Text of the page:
What remains – even in the age of digitalization – are the two cornerstones of a successful corporate culture: trust and decision-making authority and thus the empowerment of employees, i.e. trust and empowerment.

Three very specific tips help corporate culture to grow in digitized working environments. In parts, these come from the so-called “agile manifesto”[4], which has massively changed complex development processes, such as software projects, in a results-oriented acceleration.

1 The customer takes it all,…

All understand the “why” and see in this one – namely their – meaning. In everything the team does, the customer takes center stage. Together established values support collaboration and interaction. The goals must be clearly understood and interpreted, so that alignment prevails and self-responsibility becomes possible. The teams build on diversity, i.e. they are composed of people who can differ and complement each other in age, professional qualifications, gender and cultural heritage. Transparency is the basis for trust and creates an atmosphere in which mistakes can be made in order to learn from them. This fosters courage, creativity and a willingness to take risks.

2. …we agree on resources and procedures…            

The group develops a common understanding of best practice. The self-discipline and self-organization of each individual ensures that skills are brought in and resources released when and where they are needed. A toolbox of methods, processes and techniques, mastered by all, supports collaboration.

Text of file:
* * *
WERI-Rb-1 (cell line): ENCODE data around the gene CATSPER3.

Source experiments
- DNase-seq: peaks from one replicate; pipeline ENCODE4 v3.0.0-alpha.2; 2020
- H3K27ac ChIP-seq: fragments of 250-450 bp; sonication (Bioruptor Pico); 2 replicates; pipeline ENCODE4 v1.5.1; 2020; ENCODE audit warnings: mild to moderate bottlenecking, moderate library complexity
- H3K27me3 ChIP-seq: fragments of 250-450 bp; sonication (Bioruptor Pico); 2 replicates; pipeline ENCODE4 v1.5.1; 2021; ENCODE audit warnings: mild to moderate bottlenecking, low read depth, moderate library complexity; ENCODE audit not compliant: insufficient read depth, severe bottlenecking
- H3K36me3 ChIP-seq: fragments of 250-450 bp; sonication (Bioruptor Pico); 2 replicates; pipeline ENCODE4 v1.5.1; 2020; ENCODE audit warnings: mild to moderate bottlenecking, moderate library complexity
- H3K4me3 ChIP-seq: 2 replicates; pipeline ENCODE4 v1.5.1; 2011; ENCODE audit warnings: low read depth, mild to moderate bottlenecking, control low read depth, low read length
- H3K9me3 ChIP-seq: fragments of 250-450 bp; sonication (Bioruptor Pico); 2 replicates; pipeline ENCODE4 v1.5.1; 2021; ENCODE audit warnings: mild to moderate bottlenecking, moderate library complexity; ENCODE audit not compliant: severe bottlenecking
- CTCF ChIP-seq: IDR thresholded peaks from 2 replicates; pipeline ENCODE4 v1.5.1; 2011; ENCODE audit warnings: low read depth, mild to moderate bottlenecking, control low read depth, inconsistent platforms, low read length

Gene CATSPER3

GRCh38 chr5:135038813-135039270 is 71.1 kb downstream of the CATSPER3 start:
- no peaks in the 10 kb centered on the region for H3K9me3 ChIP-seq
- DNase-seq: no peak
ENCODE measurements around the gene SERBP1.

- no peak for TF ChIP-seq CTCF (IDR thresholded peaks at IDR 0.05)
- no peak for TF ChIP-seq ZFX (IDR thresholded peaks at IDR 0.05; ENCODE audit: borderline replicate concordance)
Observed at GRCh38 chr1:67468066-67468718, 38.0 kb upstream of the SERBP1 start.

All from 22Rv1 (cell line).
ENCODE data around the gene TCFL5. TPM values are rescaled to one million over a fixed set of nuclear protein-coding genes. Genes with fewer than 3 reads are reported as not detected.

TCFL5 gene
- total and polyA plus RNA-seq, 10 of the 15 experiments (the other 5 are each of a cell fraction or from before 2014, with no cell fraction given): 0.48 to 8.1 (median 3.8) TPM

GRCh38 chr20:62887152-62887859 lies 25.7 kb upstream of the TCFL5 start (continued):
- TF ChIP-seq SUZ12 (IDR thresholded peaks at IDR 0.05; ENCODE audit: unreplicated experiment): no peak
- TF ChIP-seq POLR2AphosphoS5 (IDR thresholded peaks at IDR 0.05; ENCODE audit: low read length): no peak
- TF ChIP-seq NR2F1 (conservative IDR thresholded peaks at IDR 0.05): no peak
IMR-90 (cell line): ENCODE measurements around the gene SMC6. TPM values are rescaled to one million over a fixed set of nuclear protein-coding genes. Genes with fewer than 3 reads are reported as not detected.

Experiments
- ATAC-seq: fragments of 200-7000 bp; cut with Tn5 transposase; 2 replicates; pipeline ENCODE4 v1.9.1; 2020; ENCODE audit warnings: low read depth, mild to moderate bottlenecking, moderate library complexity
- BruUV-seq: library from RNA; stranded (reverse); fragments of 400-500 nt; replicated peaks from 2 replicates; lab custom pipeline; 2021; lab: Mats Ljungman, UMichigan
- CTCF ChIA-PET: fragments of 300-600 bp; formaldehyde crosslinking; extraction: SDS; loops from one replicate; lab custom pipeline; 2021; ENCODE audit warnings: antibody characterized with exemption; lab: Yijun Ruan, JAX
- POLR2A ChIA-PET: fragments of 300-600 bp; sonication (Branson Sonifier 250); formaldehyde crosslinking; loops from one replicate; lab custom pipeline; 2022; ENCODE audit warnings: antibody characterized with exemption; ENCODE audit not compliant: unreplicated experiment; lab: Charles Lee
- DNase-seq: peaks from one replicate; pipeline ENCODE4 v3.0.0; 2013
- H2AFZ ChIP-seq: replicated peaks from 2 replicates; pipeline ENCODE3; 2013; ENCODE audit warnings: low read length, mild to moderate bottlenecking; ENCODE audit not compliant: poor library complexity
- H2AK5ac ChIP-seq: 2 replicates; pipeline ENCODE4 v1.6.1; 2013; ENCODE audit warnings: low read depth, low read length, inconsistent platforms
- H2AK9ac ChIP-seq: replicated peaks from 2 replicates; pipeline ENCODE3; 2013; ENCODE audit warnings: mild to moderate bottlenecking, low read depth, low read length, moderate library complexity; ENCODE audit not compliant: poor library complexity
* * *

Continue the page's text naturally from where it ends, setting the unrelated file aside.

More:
3. …and practice effective communication across borders.

Communication is the key to effective collaboration. It must be made possible – the choice of the appropriate form, medium, language or technique is of secondary importance. Communication takes place in both directions, i.e. it demands sender and receiver qualities. It creates access to the information necessary for the work, motivates and mobilizes people to achieve common goals in teams. This also and above all includes personal communication and mutual inspiration.

Therefore: Don’t be afraid of digitalization!

Leaders who can not only cope with change, but also drive it forward, who communicate across structures – with open, outward-looking and inward-looking eyes – will absolutely be needed in the digital environment.

The successful executives in the digital age

  • develop tomorrow’s leaders
  • create an atmosphere of trust and security
  • formulate goals with the team, and the path to them
  • promote collaboration and experiments that can also fail
  • help to clear obstacles and difficulties out of the way
  • listen, coach, support, motivate, animate
  • allow people in the team to take responsibility
  • make mistakes themselves and talk about them
  • observe their working environment carefully, provide resources and open doors,
  • and together with their team they are looking forward to the successes

And very important:

  • They are self-reflective, open and curious about people and the environment.

Lippmann International LLC: Brigitte Lippmann helps with talent management and personnel problems, such as succession consulting, transition coaching, globalization support, diversity, leadership development, cultural expatriate training and talent pooling.

be@change beat schori managementberatung & coaching Ltd.: Beat Schori, the experienced consultant, guide and lecturer with many years of expertise in change management, culture change and integration projects, accompanies and supports companies in cultural change.

[1] Tim Holt, CEO Siemens Power Generation Services from Roland Dieser’s CFFO White Paper; Digital Transformation Challenges in Large and Complex Organizations, November 2018
[3] Peter Kruse: The leading power is shaken. Youtube Video, 2014